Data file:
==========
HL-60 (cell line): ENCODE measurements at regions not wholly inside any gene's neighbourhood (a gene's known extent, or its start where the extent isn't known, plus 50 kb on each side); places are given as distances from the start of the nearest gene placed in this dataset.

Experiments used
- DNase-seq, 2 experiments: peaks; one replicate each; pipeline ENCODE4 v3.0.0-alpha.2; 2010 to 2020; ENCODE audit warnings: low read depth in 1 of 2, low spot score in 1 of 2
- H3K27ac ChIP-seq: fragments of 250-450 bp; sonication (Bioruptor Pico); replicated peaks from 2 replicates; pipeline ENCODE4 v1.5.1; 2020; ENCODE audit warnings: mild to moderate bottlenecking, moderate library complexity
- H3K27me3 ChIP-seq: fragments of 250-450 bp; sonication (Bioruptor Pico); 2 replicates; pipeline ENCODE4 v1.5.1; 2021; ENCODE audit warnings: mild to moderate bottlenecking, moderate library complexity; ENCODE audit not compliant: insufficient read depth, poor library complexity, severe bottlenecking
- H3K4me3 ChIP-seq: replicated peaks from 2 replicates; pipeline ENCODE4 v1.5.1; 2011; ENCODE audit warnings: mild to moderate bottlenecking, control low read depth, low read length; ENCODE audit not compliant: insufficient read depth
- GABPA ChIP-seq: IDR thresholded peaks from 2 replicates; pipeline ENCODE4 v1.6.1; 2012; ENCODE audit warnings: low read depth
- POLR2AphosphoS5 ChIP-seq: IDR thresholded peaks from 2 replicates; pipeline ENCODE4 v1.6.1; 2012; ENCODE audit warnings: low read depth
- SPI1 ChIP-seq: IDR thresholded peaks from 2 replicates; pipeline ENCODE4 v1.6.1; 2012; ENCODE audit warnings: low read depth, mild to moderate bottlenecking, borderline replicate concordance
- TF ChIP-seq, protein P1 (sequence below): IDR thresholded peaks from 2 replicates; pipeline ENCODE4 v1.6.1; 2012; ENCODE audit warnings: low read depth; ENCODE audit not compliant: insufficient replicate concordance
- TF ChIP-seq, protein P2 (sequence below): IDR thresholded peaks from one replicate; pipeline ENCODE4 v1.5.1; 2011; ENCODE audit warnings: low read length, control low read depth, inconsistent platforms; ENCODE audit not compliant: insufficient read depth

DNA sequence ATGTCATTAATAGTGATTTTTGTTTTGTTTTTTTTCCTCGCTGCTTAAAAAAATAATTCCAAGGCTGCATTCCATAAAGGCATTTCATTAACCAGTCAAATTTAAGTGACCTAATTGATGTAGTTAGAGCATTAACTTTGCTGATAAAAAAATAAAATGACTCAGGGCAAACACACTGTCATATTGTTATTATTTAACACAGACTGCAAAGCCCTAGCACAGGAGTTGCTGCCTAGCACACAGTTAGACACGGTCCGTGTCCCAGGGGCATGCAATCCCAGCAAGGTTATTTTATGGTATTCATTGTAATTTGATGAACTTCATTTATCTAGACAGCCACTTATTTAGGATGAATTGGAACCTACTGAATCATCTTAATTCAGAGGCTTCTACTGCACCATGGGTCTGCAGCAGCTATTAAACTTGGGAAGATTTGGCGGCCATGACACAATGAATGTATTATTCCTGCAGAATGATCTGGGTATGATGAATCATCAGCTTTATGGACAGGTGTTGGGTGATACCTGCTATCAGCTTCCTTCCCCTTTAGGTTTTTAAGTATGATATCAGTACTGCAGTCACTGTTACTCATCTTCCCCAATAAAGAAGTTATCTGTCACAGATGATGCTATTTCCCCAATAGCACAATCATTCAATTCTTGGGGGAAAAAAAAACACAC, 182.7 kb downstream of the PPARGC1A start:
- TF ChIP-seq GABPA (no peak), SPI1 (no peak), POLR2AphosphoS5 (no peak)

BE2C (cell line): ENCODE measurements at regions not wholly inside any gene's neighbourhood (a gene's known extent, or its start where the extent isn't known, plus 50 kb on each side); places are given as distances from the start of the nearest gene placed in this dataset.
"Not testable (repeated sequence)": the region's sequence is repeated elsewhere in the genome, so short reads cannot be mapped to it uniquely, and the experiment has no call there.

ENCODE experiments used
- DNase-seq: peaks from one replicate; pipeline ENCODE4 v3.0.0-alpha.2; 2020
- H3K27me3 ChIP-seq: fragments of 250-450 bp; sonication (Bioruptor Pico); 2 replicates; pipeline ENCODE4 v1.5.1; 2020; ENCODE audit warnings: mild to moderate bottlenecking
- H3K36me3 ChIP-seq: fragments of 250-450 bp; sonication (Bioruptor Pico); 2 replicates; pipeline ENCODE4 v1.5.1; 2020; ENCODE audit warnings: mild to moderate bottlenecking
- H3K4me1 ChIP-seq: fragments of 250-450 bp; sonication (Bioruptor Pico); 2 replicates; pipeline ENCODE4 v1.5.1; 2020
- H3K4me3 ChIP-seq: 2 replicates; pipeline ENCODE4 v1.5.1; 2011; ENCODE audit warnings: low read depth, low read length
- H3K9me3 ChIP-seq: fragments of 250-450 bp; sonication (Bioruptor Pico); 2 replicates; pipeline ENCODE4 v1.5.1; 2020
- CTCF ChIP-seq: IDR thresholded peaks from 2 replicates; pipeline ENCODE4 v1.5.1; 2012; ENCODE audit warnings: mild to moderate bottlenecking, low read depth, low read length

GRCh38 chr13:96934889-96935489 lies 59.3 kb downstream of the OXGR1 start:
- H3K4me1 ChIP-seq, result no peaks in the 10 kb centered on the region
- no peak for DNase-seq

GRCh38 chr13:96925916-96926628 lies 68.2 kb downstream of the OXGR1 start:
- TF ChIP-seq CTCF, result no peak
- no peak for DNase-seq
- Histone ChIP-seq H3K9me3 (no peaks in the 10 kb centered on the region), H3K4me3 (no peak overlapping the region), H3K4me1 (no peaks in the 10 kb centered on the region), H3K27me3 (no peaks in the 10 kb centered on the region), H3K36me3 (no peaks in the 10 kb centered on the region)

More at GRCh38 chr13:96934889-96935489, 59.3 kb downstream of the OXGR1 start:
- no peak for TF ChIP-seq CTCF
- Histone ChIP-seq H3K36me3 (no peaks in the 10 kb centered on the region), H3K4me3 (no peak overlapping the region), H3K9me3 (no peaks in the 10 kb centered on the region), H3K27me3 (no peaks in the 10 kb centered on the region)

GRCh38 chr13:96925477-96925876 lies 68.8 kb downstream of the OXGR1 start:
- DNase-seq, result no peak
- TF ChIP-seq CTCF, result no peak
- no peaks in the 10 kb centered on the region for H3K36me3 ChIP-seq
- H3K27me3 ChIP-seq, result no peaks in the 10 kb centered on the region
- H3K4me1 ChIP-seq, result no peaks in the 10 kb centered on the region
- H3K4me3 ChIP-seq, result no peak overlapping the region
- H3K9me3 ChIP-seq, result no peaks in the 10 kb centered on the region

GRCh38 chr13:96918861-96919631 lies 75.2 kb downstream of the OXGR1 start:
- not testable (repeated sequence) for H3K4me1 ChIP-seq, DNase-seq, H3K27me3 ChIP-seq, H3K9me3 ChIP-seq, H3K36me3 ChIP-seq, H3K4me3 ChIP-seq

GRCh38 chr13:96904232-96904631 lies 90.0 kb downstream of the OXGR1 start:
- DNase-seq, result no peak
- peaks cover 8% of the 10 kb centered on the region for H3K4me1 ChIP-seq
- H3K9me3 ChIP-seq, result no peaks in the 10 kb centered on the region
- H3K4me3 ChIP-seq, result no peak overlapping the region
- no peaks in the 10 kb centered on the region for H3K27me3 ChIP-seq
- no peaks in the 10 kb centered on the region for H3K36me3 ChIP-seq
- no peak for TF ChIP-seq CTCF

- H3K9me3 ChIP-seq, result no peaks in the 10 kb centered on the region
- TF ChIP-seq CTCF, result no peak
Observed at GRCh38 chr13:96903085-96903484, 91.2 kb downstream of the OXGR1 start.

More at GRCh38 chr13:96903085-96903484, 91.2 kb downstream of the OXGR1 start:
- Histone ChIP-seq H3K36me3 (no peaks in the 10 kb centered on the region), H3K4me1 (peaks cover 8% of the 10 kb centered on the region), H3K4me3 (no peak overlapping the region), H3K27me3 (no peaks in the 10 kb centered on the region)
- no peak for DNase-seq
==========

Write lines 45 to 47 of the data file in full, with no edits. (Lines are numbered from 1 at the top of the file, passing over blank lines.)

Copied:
- DNase-seq, result no peak
- peaks cover 8% of the 10 kb centered on the region for H3K4me1 ChIP-seq
- H3K9me3 ChIP-seq, result no peaks in the 10 kb centered on the region